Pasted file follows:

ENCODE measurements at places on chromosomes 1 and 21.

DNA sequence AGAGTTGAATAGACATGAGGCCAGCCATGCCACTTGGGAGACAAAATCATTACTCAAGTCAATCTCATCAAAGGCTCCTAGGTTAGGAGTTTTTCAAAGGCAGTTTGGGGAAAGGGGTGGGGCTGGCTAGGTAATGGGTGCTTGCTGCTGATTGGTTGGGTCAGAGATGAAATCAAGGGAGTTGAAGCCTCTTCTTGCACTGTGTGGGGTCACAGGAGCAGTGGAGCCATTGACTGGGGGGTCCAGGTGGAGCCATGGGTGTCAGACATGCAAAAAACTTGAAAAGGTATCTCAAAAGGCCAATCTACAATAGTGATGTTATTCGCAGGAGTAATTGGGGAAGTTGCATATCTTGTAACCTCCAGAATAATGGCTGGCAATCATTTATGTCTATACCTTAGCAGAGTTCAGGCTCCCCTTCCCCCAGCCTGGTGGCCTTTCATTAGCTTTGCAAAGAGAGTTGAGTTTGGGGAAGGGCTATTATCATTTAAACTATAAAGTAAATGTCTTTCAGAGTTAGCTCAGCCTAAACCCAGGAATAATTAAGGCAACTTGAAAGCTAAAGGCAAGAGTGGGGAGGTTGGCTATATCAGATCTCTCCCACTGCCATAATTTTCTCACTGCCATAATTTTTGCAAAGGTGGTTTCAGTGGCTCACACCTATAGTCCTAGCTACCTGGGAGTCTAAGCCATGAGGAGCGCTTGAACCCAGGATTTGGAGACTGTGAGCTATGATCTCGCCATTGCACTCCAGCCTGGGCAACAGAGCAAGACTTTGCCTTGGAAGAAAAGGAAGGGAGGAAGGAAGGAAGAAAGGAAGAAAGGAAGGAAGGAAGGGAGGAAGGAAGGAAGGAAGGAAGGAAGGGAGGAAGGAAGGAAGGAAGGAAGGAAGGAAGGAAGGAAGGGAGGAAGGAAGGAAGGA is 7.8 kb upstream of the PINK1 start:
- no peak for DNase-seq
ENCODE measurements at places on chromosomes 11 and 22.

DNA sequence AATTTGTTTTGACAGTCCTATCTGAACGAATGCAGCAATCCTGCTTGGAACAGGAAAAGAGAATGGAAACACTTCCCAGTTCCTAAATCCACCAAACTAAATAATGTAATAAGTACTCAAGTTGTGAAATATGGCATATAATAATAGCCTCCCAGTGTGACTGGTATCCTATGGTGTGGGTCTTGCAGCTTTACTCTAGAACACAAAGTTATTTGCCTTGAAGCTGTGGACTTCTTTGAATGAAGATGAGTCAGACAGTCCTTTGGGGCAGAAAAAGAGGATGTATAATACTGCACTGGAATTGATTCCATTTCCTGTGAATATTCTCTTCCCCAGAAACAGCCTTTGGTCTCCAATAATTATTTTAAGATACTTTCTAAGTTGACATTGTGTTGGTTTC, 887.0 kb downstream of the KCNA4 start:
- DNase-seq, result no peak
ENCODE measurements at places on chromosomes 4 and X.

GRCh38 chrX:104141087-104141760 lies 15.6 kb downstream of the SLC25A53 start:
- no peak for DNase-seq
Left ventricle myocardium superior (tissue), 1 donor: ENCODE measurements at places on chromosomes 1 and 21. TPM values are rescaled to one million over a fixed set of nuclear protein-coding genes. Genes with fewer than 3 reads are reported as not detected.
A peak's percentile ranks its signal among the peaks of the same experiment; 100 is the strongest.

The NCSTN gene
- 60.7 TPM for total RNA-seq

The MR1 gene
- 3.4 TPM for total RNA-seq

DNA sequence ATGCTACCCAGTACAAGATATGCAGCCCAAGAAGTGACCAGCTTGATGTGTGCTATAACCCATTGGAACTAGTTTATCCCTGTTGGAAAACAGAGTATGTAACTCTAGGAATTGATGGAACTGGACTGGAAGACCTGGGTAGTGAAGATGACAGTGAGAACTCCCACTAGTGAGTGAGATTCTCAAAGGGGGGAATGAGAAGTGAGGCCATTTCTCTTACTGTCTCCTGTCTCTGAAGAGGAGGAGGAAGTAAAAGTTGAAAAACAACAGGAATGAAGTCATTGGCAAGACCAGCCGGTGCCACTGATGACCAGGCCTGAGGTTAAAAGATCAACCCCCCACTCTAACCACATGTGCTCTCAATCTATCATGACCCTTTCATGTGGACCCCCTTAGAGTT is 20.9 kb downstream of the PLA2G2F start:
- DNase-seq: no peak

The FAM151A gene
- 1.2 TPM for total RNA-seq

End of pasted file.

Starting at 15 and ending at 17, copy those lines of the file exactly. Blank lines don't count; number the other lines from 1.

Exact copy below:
- 3.4 TPM for total RNA-seq

DNA sequence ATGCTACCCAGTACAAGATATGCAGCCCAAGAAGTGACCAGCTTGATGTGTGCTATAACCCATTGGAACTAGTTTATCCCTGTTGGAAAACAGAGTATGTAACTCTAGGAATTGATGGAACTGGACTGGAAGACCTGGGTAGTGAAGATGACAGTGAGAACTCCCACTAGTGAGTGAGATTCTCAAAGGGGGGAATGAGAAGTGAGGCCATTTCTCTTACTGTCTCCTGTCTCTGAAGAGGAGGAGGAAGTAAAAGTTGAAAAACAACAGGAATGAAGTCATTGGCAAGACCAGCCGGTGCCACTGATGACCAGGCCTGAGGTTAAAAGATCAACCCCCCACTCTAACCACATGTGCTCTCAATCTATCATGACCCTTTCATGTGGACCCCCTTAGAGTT is 20.9 kb downstream of the PLA2G2F start:
- DNase-seq: no peak